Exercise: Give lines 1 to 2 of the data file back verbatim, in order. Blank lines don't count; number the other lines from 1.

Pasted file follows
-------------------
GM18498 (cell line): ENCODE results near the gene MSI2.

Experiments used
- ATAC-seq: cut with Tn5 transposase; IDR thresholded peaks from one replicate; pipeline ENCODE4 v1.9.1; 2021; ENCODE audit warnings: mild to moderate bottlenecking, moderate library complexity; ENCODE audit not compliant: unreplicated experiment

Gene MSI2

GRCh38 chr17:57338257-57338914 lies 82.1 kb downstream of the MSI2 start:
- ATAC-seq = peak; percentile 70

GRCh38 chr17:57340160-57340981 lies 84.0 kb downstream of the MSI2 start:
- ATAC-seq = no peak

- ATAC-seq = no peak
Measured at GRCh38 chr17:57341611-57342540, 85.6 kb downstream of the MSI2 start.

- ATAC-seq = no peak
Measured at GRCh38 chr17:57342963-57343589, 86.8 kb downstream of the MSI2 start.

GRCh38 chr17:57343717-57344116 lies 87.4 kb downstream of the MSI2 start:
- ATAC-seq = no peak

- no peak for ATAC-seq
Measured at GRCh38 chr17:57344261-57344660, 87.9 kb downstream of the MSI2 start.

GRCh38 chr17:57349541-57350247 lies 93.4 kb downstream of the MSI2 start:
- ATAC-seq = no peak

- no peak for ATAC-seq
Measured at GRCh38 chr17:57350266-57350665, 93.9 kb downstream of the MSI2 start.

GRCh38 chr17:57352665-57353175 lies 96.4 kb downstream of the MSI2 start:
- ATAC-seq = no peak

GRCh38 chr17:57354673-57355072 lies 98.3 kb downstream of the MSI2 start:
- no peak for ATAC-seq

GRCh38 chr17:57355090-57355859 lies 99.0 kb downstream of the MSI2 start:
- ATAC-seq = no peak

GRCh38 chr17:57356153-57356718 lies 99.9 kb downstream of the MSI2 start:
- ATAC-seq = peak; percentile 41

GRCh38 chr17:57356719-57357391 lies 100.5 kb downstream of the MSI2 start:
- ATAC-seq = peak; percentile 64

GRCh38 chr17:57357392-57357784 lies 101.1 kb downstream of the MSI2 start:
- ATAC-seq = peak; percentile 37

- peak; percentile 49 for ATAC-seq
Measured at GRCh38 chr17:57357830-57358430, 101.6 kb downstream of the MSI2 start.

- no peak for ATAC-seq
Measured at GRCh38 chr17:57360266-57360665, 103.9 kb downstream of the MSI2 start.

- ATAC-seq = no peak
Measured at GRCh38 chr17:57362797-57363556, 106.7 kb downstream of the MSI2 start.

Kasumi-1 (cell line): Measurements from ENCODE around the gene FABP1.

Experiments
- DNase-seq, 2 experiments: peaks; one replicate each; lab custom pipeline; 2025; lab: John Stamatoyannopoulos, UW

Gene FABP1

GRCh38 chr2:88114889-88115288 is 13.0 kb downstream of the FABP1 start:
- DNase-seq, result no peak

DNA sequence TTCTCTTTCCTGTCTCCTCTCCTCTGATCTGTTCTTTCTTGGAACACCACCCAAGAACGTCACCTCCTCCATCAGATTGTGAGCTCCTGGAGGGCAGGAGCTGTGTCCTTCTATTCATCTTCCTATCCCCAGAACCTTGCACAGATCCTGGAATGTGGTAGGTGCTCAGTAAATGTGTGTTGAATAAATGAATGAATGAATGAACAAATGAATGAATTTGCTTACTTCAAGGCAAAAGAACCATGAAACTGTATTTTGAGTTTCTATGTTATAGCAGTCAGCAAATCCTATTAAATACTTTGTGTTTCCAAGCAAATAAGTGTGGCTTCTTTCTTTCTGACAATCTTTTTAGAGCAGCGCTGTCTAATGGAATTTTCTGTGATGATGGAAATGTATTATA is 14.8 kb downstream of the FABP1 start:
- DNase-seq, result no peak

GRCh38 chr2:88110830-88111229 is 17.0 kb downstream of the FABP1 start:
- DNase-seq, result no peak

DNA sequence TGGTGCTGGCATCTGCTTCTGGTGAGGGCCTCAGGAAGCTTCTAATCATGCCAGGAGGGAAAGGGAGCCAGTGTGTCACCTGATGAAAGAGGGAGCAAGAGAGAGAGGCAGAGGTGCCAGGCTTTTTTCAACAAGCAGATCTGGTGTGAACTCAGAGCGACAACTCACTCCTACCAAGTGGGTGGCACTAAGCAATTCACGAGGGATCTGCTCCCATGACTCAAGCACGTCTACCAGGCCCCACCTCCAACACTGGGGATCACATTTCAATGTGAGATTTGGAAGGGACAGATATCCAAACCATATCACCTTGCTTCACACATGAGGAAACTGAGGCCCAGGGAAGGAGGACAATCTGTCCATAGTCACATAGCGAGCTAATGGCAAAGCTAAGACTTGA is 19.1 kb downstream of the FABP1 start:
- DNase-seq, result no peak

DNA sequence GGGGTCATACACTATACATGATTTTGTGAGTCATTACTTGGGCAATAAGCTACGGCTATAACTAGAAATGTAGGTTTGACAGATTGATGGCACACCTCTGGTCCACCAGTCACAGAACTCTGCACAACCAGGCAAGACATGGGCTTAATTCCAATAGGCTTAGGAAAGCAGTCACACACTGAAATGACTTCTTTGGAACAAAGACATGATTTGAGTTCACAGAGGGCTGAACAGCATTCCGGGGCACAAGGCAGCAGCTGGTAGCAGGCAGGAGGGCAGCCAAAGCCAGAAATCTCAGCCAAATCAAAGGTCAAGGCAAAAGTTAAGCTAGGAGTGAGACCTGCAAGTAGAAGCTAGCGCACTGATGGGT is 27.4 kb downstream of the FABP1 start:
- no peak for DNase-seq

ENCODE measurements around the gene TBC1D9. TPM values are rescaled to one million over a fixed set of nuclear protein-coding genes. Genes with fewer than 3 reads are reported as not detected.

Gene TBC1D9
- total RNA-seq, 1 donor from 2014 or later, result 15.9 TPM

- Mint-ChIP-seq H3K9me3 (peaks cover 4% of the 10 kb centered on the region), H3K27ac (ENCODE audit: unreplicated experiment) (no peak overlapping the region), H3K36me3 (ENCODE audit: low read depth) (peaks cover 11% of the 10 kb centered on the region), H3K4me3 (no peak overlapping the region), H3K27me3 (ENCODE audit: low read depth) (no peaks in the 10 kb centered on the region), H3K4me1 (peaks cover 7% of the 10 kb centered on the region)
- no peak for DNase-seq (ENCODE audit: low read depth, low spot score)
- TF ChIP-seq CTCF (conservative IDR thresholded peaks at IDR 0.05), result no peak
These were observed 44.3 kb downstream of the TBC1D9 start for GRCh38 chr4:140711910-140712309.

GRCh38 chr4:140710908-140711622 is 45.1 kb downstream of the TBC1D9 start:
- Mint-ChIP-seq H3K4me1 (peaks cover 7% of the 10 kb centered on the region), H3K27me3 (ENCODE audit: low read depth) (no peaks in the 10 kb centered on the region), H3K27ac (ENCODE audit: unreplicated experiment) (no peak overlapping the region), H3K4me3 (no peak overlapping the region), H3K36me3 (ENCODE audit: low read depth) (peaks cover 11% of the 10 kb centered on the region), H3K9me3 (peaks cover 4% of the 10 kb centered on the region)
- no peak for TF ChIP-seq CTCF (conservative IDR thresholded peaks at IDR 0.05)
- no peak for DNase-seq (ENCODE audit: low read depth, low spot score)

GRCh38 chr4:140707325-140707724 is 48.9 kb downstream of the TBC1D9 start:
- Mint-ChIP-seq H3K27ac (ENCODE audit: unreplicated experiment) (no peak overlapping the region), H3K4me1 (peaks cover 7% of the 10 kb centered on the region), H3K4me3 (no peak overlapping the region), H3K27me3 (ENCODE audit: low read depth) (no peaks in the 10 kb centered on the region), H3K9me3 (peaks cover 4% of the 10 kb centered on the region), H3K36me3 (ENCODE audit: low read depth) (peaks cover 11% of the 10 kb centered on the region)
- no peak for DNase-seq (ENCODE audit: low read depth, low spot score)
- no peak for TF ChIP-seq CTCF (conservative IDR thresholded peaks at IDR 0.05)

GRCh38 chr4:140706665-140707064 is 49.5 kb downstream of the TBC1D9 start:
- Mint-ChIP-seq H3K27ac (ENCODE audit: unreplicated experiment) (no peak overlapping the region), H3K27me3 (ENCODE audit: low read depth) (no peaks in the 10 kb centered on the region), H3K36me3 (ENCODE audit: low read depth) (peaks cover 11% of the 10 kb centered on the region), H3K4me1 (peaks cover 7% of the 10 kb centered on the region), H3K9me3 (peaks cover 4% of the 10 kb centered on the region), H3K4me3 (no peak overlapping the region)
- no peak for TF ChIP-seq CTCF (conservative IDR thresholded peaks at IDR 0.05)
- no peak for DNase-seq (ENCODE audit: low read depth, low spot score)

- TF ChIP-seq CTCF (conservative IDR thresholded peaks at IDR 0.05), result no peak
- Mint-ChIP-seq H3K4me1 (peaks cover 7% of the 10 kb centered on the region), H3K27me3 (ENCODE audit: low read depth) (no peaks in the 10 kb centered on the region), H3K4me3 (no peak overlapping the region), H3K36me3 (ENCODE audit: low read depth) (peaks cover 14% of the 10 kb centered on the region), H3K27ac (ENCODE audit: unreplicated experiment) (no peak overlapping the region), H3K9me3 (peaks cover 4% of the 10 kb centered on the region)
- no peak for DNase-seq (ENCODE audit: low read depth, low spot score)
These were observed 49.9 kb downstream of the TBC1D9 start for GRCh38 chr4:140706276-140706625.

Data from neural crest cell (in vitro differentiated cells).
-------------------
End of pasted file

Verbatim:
GM18498 (cell line): ENCODE results near the gene MSI2.

Experiments used